Admittedly, I did not go back through the entire game to see how many close calls went against the Seahawks. But one that comes to mind is on the game-clinching interception. Michael Crabtree appeared to get away with a nudge to Richard Sherman’s back.


And there was no mention of Seattle gunner Jeremy Lane's treacherous run through the 49ers sideline and his unexplained collision with an unnamed 49ers' staff member. That play would've certainly made the video if it had occurred on the other sideline. The NFL issued a warning to the 49ers but no fine, a league spokesman told CSNBayArea.com.

Ultimately, the video in question had too many baseless claims, inaccuracies and hyperbole to be taken seriously. But if the intent was to get people talking again about the game that Sherman said featured the two best teams in the NFL, it was successful.

Former 49ers quarterback takes over under center for Cardinals

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AP

Former 49ers quarterback takes over under center for Cardinals

TEMPE, Ariz. — Blaine Gabbert will get his first start for the Arizona Cardinals when they play the Texans in Houston on Sunday.

Coach Bruce Arians announced the decision after Friday's practice.

Drew Stanton, the starter the last two games, bruised his knee early in the Thursday night loss to Seattle last week. He stayed in the game but has been limited in practice all week.

Arians said it will be a game-time decision as to whether Stanton or recently signed Matt Barkley would be Gabbert's backup.

Gabbert will be making his 41st NFL start. He has a 9-31 record. He signed with Arizona last offseason and was the third quarterback until Carson Palmer broke his arm against the Los Angeles Rams in London and was lost for the season.

49ers Mailbag: Should Shanahan give up play-calling?

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USATSI

49ers Mailbag: Should Shanahan give up play-calling?

Believe it or not, the 49ers’ offense is improved from last season.

The 49ers ranked 31st in the NFL in 2016, averaging 308.1 yards per game. Although the offense is producing just a little better (325.9 yards per game), their ranking this season has shot up to 21st in the league.

The 49ers have had a different head coach and different person running the offense in each of the past four seasons, so their continuity has been severely lacking.

Next season, the 49ers should finally have carryover from one season to the next.

The direction of the offense is one of the topics addressed on this edition of 49ers Mailbag (questions were submitted via Facebook):

Now that we have Jimmy G do you see 49ers getting an offensive coordinator or will it still be Kyle calling the plays? (Julio Orozco)
I'm not sure why the arrival of Jimmy Garoppolo would have any impact on the 49ers’ offensive structure, but in any event, the answer is a resounding, “No.”

Kyle Shanahan has been hailed as one of the best offensive coordinators in the NFL. The reason he was hired as 49ers head coach was, in large part, because of the success he achieved while designing offenses and calling plays.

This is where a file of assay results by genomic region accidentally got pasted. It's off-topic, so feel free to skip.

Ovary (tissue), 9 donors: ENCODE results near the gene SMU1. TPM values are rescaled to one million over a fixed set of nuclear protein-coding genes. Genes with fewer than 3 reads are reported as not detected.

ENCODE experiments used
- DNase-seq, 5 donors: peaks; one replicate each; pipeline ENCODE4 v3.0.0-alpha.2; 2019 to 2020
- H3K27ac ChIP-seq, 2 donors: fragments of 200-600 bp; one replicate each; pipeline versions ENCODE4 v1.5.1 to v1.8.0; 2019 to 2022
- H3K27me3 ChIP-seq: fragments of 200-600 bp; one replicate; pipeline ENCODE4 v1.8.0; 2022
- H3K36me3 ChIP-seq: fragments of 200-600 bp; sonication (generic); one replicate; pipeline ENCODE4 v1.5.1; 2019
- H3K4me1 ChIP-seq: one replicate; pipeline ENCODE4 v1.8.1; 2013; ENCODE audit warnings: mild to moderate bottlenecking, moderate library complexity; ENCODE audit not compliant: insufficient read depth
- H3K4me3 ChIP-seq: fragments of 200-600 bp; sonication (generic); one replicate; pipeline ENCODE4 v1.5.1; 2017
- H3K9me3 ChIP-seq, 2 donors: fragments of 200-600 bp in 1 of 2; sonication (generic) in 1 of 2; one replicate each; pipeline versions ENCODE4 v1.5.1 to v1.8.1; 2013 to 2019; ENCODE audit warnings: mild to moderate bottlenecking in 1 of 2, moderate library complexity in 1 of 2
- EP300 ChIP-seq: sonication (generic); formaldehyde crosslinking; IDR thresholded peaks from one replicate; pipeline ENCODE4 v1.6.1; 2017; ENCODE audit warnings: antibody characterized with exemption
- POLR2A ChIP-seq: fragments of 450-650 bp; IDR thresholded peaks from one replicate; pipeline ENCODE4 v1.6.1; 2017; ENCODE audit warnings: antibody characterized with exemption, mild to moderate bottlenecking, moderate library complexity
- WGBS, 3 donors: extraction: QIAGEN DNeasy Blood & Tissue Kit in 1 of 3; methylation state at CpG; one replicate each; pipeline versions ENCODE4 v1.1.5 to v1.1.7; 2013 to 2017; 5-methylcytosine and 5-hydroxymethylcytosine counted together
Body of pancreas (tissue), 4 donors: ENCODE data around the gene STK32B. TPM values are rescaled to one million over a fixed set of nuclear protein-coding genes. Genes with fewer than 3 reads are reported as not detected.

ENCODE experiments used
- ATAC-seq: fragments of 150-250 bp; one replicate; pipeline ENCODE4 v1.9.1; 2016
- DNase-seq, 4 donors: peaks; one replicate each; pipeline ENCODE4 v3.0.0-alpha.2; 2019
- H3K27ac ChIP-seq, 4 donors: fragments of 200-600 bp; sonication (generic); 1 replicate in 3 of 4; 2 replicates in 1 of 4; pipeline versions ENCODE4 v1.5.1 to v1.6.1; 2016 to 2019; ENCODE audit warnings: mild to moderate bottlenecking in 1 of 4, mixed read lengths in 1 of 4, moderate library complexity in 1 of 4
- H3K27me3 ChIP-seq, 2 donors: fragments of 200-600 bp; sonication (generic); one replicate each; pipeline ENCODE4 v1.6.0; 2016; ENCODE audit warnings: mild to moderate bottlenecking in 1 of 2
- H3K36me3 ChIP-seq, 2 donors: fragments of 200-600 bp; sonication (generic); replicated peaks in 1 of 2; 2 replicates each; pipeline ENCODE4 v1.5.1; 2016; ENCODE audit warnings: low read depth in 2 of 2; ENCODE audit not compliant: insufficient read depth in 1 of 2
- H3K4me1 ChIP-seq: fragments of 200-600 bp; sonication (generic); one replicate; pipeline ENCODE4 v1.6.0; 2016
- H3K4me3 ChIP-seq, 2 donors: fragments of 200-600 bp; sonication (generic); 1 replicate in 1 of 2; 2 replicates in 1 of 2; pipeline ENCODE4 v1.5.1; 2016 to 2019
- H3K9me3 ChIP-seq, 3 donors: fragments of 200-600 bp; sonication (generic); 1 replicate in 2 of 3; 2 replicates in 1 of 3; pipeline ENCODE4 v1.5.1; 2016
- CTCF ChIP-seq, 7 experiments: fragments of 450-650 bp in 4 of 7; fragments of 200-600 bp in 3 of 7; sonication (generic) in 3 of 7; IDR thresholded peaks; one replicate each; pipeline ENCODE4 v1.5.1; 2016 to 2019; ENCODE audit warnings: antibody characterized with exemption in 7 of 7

Why would he give that up? It makes no sense.

Rob Demovsky of ESPN this week identified the 32 primary play-callers. There are 18 NFL head coaches with offensive backgrounds. Twelve of those coaches call their own plays.

Shanahan has a staff of assistant coaches on whom he leans. Passing game specialist Mike LaFleur and quarterbacks coach Rich Scangarello are closely involved in working with Shanahan on the passing game, while running game specialist Mike McDaniel, offensive line coach John Benton and running backs coach Bobby Turner spearhead the involvement in the ground game.

But, make no mistake, it is Shanahan who calls the shots. And that's the way it should be. If Shanahan stepped aside as his own offensive coordinator, he would be diminishing his biggest strength as a coach.

What do you see happing with the Hyde situation? We drafted Joe Williams and Breida seems to be a bright spot. There’s a lot of talk about Barkley from Penn State with that high 1st rounder. (Manny Hinojos)
There does not seem to be any movement toward a long-term extension for Hyde. It is getting to the point in the season where it makes a lot more sense for Hyde to play out his contract and hit the open market.

There is no question in my mind the 49ers like Hyde a lot. He has scored some major points with the organization for his performance on the field and how he has responded off the field.

GM John Lynch loved it when Hyde came to the defense of quarterback C.J. Beathard, tussled with Arizona lineman Frostee Rucker and got ejected from the game.

That said, the 49ers are not going to break the bank for Hyde. A multi-year agreement has to come at the right price. My personal feeling is that running backs are luxury pieces when the remainder of a team’s roster -- especially the offensive line -- is set.

Shanahan and his father, Mike Shanahan, and Turner (the assistant coach who served on both of their staffs) have achieved a lot of success without investing heavily in running backs. That’s why I think the 49ers would be best-served by investing elsewhere and using another mid-round draft pick on a running back.

With Joshua Garnett coming back next season how aggressive will Lynch and Shanahan be in trying to get guards this offseason? (David Hartless)
Garnett is not a particularly good fit for this offensive scheme. The presence of Garnett can help increase the competition next offseason, but I do not believe he is being penciled in as a starter.

The 49ers will certainly be aggressive in an attempt to upgrade the guard positions. Currently, Laken Tomlinson and Brandon Fusco are the starters. Neither will be assured a starting job when the offseason begins.

The 49ers did not see enough from Garnett to determine he has a future with the organization, but he will be given the opportunity to come back healthy and prove himself.

Is Eric Reid in long-term plans? (Grant Rasmussen)
I do not believe so. I think the 49ers would like their starting safeties next season to be Jimmie Ward and Jaquiski Tartt – with Adrian Colbert as the front-runner for the No. 3 job.

The 49ers can also be expected to add a player or two in free agency, as well as the draft, to provide a competitive environment in the offseason. The 49ers seemed to telegraph their intention with Reid when they moved him to linebacker with Ward and Tartt remaining as the starting safeties.

That position change lasted about a week, as Ward’s injury prompted the team to move Reid back to safety. Reid is scheduled to be an unrestricted free agent at the end of the season. It's entirely possible there will not be a big market for him, but I do not believe the 49ers are going to be ultra-competitive in retaining him on the open market.